Becoming death literate – panel discussion


After Brisbane’s first Deathfest – a microfestival which explores, challenges, and celebrates our understanding of death, dying, and bereavement – I’m pleased to share a panel discussion which addressed grief, death, and end-of-life care in modern-day Queensland.

Joining me were Fiona Hawthorne, general manager at Hummingbird House, Queensland’s first children’s hospice; Ian Mellor, who manages body bequests for Queensland University of Technology; and Dr Sarah Winch, healthcare ethicist at the University of Queensland and author of Best Death Possible.

In an age when literacy has come to mean so many things – always with a sense of empowering people to read or make sense of some new terrain, topic, or experience – what would it mean for us to become truly “death literate”?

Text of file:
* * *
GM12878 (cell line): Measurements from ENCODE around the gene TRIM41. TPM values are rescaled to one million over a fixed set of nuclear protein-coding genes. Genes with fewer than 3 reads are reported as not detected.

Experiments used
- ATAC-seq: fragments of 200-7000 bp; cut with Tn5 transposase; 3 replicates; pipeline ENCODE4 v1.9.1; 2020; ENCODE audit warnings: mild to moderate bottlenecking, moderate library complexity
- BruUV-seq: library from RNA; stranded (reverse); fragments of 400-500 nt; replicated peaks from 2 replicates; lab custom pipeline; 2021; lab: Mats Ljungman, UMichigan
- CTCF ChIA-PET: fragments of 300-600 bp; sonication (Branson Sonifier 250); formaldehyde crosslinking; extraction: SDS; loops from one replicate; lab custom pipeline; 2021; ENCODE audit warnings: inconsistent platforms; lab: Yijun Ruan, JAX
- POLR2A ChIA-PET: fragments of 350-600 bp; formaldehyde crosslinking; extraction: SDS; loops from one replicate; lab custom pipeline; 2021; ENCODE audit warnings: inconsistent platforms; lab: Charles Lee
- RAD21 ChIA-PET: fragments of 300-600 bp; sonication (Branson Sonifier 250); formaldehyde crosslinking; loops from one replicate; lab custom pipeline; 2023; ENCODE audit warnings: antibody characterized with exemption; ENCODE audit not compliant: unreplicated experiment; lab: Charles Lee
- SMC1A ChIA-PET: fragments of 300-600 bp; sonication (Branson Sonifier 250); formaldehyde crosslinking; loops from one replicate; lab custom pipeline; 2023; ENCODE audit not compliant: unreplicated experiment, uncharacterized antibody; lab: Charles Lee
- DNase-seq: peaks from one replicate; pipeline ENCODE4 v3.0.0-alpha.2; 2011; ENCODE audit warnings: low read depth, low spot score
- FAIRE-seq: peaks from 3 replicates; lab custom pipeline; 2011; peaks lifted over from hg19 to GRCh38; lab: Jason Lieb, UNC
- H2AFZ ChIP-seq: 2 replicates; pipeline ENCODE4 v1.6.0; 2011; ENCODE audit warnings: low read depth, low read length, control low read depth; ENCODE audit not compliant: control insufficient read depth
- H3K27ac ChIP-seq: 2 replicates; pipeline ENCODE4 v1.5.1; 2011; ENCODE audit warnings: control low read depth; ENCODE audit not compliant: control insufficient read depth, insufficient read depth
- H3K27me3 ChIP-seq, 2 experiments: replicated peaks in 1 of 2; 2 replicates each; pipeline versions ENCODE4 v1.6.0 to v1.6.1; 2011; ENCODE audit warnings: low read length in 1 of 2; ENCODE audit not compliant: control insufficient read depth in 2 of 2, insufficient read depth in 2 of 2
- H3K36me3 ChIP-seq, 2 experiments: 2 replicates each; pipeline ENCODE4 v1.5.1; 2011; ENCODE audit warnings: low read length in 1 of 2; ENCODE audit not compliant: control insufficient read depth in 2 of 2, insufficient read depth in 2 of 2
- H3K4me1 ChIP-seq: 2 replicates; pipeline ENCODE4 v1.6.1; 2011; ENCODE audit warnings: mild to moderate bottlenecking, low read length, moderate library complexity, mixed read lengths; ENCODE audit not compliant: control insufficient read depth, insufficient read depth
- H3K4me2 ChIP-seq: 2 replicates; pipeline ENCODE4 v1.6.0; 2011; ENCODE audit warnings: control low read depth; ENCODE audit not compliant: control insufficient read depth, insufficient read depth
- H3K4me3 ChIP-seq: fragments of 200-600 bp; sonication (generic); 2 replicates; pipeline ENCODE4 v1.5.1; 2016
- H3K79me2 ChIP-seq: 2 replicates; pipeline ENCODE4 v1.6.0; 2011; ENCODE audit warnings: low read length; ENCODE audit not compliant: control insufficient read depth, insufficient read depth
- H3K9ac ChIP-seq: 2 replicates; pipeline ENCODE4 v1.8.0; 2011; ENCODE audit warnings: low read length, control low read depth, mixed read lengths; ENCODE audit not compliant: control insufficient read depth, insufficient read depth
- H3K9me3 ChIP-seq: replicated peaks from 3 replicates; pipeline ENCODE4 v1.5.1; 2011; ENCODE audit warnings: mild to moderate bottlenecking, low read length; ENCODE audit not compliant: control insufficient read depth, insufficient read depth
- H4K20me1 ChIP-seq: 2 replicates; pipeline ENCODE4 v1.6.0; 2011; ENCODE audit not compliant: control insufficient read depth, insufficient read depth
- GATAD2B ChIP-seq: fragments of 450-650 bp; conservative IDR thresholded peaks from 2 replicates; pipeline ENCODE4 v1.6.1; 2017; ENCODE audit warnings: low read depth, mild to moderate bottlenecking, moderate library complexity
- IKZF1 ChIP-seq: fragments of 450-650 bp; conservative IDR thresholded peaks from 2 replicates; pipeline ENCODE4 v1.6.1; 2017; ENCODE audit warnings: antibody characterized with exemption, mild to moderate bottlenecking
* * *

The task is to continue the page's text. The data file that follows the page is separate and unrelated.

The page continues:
You can listen to the panel discussion now by clicking on this link or visit the State Library website.

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For more on healthcare and wellbeing work during my 2016 Queensland residency, read  “On Health and Wellbeing” and “Giant Robots Need Therapy Too“.

For more on Deathfest, visit the Metro Arts website.

On health and well-being

Professor Martin Paul Eve of Birkbeck College, University of London writes today in the Times Higher Education Supplement about suffering a stroke in his twenties. You can read  ‘Coping with Illness’ here.

I’ve been working with medics and healthcare professionals as part of my 2016 creative residency in Queensland, Australia. I use Martin’s story as part of my workshops. It reminds practitioners that healthcare is about people as well as processes, and highlights how culture and access to information shape our experience of health and wellbeing.

When health organisations seek to deliver targeted community interventions, develop inclusive health systems, or improve their relationships with the populations they serve, there are overlaps with my field of creative work and community engagement.

Read more